Are any of you Dr Who fans? In one episode in a recent series, Dr Who was visiting Victorian Cardiff. But what we see as important in Victorian days was not seen as such by Victorians, and future generations may have their own priorities.

We cannot all travel in the same Tardis. We construct our histories out of what we think was important in the past. Our priorities today are reflected in the facts we collect, how we prioritise and emphasise them, and even by what we accept on the one hand as fact, and what, on the other hand, we question, and more so by what we decide to collect and what we decide not to use at all in telling about the past.

Compare a biography of Winston Churchill and a biography of David Beckham. What would a biography of Churchill be like if it concentrated only on his clothes, his hairstyle or lack of hairstyle, and his sporting interests, and drew on interviews with his cigar suppliers and former neighbours?

Our judgment of Churchill has been different since the popular outburst of public sentiment following his death than the judgment passed on him by the electorate in the immediate aftermath of World War II. Those voters had a different idea of how history might judge Churchill.

It may be that historians in 200 years time decide that the great liberator of Eastern Europe or the unifier of modern Europe was not Pope John Paul II or Mikhail Gorbachev. They may have different priorities. Could it have been sport – the UEFA championships, the European Championships or the Moscow Olympics of 1980 – that did more to make Eastern Europeans more aware of the West, to open their demands, to give them a spirited approach to demanding liberation and European Union?

Who knows?

In the past we men have underplayed the importance women have played in history. Historians who have been educated in middle class schools continue to underplay the importance of sport and popular culture in transforming the everyday lives of individuals, families, communities and societies. If I sound a little absurd, remember your own background and conditioning, and remember that in 1969 war broke out between El Salvador and Honduras at a football match and 5,000 people were killed in the four-day “football war.”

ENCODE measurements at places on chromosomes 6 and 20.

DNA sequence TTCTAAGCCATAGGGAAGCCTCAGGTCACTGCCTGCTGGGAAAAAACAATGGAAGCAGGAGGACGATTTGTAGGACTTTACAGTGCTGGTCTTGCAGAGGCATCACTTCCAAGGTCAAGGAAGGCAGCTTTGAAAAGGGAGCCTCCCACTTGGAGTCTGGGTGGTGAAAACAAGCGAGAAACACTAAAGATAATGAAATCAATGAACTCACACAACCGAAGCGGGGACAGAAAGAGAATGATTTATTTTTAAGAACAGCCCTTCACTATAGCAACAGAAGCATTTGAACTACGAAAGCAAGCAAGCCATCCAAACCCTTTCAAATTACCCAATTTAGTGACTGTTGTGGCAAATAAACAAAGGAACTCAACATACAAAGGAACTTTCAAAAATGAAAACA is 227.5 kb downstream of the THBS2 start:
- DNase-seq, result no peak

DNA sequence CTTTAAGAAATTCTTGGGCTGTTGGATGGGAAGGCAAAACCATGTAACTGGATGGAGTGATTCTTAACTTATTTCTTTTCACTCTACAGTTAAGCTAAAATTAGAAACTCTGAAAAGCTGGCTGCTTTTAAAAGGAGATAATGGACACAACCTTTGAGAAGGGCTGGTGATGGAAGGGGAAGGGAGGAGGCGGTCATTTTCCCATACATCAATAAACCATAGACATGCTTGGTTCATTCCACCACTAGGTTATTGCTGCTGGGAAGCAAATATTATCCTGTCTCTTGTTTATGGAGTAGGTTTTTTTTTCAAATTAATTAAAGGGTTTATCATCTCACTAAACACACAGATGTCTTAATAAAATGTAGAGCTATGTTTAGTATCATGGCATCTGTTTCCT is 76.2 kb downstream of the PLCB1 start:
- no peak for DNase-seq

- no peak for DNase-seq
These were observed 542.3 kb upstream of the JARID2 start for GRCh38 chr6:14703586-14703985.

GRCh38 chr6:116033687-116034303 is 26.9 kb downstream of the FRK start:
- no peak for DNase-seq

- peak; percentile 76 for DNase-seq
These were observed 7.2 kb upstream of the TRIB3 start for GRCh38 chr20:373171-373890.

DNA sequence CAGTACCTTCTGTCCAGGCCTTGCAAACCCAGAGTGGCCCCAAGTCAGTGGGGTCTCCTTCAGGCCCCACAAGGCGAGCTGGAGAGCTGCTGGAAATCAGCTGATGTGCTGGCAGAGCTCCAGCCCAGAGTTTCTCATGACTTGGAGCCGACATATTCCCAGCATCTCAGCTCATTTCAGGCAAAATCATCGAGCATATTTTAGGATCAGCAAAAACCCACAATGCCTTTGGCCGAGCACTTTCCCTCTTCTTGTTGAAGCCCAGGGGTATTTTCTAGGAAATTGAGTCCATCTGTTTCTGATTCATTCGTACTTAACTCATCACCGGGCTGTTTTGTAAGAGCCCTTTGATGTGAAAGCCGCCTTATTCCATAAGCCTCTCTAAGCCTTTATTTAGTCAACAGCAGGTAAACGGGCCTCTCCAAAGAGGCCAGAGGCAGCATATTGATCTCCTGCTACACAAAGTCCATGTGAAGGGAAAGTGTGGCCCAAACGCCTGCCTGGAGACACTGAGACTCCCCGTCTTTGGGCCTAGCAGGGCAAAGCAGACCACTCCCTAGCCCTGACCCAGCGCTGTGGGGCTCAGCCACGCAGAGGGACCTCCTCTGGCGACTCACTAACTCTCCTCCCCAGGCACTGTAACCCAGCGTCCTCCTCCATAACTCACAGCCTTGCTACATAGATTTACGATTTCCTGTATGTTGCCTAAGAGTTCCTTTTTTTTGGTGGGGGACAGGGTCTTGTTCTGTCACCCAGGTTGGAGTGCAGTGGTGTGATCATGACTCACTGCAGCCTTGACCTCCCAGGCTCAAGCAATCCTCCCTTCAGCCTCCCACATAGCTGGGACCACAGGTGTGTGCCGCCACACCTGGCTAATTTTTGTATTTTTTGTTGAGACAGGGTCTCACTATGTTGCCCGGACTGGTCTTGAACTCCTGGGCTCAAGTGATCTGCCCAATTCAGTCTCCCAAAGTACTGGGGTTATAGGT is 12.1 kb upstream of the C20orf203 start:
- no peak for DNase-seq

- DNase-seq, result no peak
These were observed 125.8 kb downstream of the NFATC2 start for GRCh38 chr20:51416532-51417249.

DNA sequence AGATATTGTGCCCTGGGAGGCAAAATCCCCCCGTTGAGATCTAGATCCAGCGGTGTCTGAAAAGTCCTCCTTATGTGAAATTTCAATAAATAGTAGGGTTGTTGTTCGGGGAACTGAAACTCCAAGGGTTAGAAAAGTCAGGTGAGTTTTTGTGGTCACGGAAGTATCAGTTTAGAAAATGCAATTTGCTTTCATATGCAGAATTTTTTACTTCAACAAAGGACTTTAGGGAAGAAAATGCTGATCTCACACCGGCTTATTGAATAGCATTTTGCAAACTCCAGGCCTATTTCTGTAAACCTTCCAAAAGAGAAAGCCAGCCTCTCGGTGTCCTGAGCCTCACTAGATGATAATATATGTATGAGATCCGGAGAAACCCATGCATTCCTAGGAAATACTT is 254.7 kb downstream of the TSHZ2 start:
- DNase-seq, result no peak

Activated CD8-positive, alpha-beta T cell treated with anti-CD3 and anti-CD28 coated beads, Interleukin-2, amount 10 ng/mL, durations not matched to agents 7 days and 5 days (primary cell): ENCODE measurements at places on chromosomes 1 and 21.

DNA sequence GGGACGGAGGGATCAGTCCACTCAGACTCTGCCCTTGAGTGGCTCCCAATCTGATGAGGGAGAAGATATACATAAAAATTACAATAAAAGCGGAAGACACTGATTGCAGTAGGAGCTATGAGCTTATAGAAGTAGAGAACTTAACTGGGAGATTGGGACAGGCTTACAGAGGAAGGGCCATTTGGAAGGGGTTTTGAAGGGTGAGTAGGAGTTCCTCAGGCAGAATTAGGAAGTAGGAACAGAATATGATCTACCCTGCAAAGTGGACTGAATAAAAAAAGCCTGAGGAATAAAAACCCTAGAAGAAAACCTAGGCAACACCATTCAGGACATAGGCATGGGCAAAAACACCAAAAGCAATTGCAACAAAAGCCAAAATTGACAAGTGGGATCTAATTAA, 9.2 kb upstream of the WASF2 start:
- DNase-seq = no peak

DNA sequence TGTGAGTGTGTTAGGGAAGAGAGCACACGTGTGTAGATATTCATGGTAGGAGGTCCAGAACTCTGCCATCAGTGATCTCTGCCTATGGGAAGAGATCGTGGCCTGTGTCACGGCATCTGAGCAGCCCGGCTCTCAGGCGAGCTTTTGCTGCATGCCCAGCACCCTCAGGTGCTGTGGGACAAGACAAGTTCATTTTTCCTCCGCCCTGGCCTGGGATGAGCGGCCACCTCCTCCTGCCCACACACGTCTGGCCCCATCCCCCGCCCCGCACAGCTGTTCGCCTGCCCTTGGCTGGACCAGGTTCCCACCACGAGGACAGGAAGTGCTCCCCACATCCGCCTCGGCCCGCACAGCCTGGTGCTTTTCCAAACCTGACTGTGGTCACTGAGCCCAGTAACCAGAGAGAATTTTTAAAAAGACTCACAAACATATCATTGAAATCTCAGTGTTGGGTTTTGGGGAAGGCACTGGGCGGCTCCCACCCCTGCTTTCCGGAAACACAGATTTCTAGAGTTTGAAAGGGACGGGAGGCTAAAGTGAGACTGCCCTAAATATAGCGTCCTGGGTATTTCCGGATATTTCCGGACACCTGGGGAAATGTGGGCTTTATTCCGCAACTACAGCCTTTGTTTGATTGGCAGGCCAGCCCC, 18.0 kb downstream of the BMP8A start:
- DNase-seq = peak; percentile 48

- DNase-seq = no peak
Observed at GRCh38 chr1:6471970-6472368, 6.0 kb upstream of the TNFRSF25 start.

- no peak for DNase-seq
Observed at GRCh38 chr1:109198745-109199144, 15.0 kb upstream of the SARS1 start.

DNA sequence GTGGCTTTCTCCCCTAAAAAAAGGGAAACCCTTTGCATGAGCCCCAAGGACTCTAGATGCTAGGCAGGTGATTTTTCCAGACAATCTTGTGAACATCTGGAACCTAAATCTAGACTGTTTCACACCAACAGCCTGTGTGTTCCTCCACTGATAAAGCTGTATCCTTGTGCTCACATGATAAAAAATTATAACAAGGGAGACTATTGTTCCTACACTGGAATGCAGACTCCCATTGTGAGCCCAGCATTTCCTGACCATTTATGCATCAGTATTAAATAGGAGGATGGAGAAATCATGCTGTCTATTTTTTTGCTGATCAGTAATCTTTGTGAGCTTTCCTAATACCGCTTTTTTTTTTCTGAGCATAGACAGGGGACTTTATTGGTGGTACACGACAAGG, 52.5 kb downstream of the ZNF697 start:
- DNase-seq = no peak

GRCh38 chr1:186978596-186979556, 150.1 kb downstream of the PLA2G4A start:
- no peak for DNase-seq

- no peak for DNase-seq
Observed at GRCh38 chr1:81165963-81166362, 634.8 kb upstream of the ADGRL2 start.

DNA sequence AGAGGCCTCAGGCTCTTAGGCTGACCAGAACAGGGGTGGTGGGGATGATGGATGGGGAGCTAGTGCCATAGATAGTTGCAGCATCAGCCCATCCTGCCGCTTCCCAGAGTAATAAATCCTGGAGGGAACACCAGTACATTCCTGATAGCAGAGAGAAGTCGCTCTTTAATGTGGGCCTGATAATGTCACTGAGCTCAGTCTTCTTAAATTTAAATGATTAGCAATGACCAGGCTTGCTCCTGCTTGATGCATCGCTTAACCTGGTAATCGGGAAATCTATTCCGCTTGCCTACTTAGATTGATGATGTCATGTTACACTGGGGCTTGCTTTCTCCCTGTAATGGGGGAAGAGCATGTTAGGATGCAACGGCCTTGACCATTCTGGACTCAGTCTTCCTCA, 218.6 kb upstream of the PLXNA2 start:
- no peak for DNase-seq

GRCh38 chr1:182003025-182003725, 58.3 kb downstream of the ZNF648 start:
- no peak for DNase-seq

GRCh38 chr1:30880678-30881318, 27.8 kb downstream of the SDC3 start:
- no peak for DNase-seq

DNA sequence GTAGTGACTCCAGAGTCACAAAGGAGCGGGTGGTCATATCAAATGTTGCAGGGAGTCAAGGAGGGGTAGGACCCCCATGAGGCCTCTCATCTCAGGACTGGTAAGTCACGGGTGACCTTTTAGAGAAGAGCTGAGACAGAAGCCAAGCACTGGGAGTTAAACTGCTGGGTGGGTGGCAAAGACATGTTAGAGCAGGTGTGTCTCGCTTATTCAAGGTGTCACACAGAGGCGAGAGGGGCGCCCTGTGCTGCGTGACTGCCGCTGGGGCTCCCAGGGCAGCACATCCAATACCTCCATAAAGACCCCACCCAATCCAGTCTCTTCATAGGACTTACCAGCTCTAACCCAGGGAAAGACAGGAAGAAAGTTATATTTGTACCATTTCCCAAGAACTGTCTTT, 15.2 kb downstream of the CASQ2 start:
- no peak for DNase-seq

Because of the conditioning of our family backgrounds and schooling, many of us think history is all about dates and battles, kings and generals. Is there anyone in this room who does not know the significance of these dates: 1014, 1066, 1662, 1690, 1798, 1916, 1927, 1945, 2008?

Is there anybody who does not know the historical significance of Alexander the Great, Julius Caesar, Henry VIII, Napoleon, Nelson, the Duke of Wellington, Padraic Pearse, Wallace Simpson, Churchill, Stalin?

We find it more difficult when it come to counting in memorable moments in history events such as the death of Socrates, or when it comes to counting among the great figures in history people who gave us ideas (Plato, Aristotle, Luther, even Marx), or people who wrote great works (Aristophanes, Cervantes, Shakespeare), or were great artists and composers (Rembrandt, Mozart, Picasso).

How many of the two people in history you named were drawn from the English-speaking world. Think again of what you said in your small groups.

And so if Pope Paul II is going to be remembered in history it may be as a figure of authority, a Pope, a man who exercised authority, but not for his ideas, his theology or his spirituality.

What lessons can we draw from this?

History shapes our memories; and memories shape our sense of history. This is important for how we see ourselves today, as products of our past. And it is important for how our neighbours see us as perpetuating that legacy from the past.

Archbishop Rowan Williams .... asks cogent questions about Church history

2, Why do Church history?

Why should we study Church history in places or on course such as this? The simple answer that is usually is that we learn lessons from the past.

Woody Allen has asked: Why does history keep on repeating itself? He says its because people refuse to listen the first time round.

Quite a lot of us refuse to listen not so much to history, but to the presentation of history the first time round, particularly if it is presented in a dull and boring, pedantic and condescending way. And it’s dull and boring if it’s only about dates and battles, kings and generals, a chronology listing merely dates and names, without relevance to the present.